If a provider believes that a patient’s reported level of pain does not fall in line with the provider’s observations and diagnosis, the provider may doubt the patient’s sincerity. This may also happen if the patient reports different levels of pain at multiple visits without justification. Ultimately, inconsistencies in reported pain levels can cause problems for patients later if these inconsistencies cast doubt on a legal claim.

    Tips for Patients Reporting Their Pain Levels

    There are several things any patient should remember when a doctor asks him or her to report pain using the pain scale. First, simply responding with a “ten” may seem like a good way to get providers’ attention, but a patient should only report a ten if he or she is on the brink of collapse and the pain is so unbearable the patient is ready to pass out. Some patients may report a “ten” to simply get painkillers or to create a sense of urgency. Ultimately, this can be a big mistake for several reasons.

    A patient’s pain levels may be the determining factor between two possible diagnoses, one more severe and requiring complex treatment. If the patient exaggerates his or her level of pain it may lead to unnecessary medical procedures or surgeries that cause further discomfort.

    Exaggerating pain levels can also cause problems for a patient who attempts to take legal action for his or her injury or illness. A defense attorney, insurer, or a judge may see a “ten” rating as an exaggeration if the plaintiff can manage to hold a conversation. This may cause them to doubt the patient’s claim or even believe the patient has been deliberately deceptive.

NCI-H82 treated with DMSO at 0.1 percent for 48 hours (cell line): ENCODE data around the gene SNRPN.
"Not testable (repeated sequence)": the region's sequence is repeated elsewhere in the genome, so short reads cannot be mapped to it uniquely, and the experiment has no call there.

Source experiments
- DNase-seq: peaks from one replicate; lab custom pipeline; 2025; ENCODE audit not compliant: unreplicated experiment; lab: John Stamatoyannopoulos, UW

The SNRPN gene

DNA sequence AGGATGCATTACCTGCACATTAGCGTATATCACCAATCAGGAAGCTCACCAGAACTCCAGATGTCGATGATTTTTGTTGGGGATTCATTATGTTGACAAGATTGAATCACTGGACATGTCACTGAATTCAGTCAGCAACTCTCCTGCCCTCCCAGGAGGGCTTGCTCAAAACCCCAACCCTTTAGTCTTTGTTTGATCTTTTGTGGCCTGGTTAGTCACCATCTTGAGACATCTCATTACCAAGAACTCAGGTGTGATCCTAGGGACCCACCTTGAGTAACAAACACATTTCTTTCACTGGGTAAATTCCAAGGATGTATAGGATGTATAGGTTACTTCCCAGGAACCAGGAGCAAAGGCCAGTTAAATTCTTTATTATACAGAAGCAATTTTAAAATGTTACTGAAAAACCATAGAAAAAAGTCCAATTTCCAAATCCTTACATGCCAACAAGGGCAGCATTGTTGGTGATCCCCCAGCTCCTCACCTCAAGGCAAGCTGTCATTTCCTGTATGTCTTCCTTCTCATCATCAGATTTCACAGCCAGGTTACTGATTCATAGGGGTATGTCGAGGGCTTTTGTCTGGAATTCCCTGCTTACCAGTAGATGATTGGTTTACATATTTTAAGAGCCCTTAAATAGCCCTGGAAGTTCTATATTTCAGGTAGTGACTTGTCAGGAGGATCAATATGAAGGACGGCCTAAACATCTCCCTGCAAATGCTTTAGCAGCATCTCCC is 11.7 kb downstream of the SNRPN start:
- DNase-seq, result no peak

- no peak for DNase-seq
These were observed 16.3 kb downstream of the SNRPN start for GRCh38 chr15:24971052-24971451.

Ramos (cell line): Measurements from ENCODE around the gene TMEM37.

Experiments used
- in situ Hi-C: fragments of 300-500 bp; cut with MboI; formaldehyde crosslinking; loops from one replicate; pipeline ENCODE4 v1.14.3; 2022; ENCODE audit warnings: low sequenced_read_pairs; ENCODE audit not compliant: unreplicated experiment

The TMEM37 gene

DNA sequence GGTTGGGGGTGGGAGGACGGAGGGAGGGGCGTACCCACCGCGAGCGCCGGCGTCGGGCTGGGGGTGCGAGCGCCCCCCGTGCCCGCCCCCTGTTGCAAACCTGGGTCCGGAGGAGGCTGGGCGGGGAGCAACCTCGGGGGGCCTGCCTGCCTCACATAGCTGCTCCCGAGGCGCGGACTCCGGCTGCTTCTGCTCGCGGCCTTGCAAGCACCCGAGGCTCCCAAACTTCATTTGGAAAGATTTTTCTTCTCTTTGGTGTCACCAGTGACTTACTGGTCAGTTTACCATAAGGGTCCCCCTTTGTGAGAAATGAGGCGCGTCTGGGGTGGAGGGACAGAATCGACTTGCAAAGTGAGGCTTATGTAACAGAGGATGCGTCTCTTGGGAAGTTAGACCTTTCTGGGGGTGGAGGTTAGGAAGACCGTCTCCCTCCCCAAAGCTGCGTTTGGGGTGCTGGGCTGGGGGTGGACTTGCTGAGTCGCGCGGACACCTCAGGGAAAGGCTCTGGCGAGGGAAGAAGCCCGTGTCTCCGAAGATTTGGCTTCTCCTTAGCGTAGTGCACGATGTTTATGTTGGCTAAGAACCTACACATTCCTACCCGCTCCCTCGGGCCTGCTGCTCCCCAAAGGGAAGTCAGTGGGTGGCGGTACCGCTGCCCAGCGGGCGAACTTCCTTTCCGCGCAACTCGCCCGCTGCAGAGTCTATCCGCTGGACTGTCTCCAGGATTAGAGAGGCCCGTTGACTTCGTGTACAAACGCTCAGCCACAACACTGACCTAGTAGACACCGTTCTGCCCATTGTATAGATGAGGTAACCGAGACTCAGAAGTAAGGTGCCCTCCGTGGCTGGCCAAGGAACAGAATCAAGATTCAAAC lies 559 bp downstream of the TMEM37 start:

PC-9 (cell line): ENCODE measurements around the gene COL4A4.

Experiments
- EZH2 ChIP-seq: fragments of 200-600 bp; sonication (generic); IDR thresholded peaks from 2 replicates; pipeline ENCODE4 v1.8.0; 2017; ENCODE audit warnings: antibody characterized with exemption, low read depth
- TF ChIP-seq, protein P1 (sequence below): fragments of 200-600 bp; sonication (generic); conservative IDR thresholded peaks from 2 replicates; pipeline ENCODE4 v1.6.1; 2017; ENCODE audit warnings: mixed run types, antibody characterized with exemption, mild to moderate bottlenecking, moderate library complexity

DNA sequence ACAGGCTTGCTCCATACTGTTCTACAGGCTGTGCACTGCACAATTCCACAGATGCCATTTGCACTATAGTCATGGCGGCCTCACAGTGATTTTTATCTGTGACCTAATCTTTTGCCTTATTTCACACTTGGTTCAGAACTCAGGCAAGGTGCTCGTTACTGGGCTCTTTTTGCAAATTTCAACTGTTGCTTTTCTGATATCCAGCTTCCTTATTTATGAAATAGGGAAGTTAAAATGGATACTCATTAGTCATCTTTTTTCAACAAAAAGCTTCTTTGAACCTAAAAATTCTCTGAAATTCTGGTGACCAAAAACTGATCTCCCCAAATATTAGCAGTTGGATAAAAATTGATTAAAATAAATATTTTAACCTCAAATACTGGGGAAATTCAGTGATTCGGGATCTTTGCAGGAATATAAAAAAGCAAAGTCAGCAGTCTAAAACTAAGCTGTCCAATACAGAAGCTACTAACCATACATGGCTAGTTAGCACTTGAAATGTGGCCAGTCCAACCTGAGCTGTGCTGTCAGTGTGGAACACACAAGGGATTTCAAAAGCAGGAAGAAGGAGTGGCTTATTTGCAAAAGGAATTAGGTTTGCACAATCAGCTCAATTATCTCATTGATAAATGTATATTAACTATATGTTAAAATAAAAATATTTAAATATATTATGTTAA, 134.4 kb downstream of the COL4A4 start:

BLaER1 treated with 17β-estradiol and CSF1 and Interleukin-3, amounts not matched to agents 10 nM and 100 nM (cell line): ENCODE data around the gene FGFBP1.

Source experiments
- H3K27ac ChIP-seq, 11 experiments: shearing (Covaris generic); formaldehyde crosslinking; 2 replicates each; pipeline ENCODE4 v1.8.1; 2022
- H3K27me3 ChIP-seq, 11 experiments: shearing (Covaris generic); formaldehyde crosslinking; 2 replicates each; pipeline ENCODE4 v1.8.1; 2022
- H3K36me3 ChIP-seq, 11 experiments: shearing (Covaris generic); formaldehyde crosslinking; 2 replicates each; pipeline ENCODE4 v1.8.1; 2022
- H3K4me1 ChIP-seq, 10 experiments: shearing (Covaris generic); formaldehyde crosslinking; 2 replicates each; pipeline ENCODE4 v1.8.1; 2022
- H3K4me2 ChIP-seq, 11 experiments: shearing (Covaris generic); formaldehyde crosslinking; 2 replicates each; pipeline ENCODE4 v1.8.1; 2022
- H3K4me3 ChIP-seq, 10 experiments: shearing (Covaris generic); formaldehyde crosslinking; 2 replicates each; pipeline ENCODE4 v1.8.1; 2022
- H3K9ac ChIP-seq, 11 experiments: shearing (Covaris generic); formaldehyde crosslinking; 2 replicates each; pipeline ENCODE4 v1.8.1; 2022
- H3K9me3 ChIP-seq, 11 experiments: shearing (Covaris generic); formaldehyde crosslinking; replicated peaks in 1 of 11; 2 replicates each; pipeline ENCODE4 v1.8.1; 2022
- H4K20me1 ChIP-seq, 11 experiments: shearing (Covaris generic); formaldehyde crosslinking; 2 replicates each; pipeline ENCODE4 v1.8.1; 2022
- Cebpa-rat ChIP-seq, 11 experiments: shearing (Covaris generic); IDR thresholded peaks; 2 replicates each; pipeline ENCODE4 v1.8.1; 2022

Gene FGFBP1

It’s best for patients to try and report a range of possible ratings. For example, a patient could report that an injury feels like an “eight” during short periods but feels like a “four” most of the time. This can help a provider form a more accurate picture of the patient’s condition and provide better treatment. Ultimately, the pain scale isn’t foolproof, but it remains an important diagnostic tool until some type of objective pain measurement technique becomes available.

  4. When to Sue for Loss or Damages From a Wildfire

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    Wildfires have burned hundreds of thousands of acres of land in California and the Western United States over recent years. These fires have caused billions of dollars in property damage and displaced thousands of people. Only some insurance companies offer wildfire coverage, but policies that do cover these damages are typically expensive, especially in areas at high risk of wildfire damage. After a property owner suffers property damage and other losses from a wildfire, he or she should know when there are grounds for a lawsuit and recovery beyond insurance coverage.

    Insurance Before Lawsuits

    The first step to recovery after a wildfire is usually an insurance claim. A property owner’s policy may only cover certain types of damage or a certain amount, but it’s important to determine whether a claim falls under a policy’s guidelines. If a policyholder believes an insurance company denied a covered claim, the policyholder may have grounds for legal action against the insurer. Anyone shopping for insurance coverage in an area susceptible to wildfires should be very clear on the scope of fire damage coverage before signing up for a policy.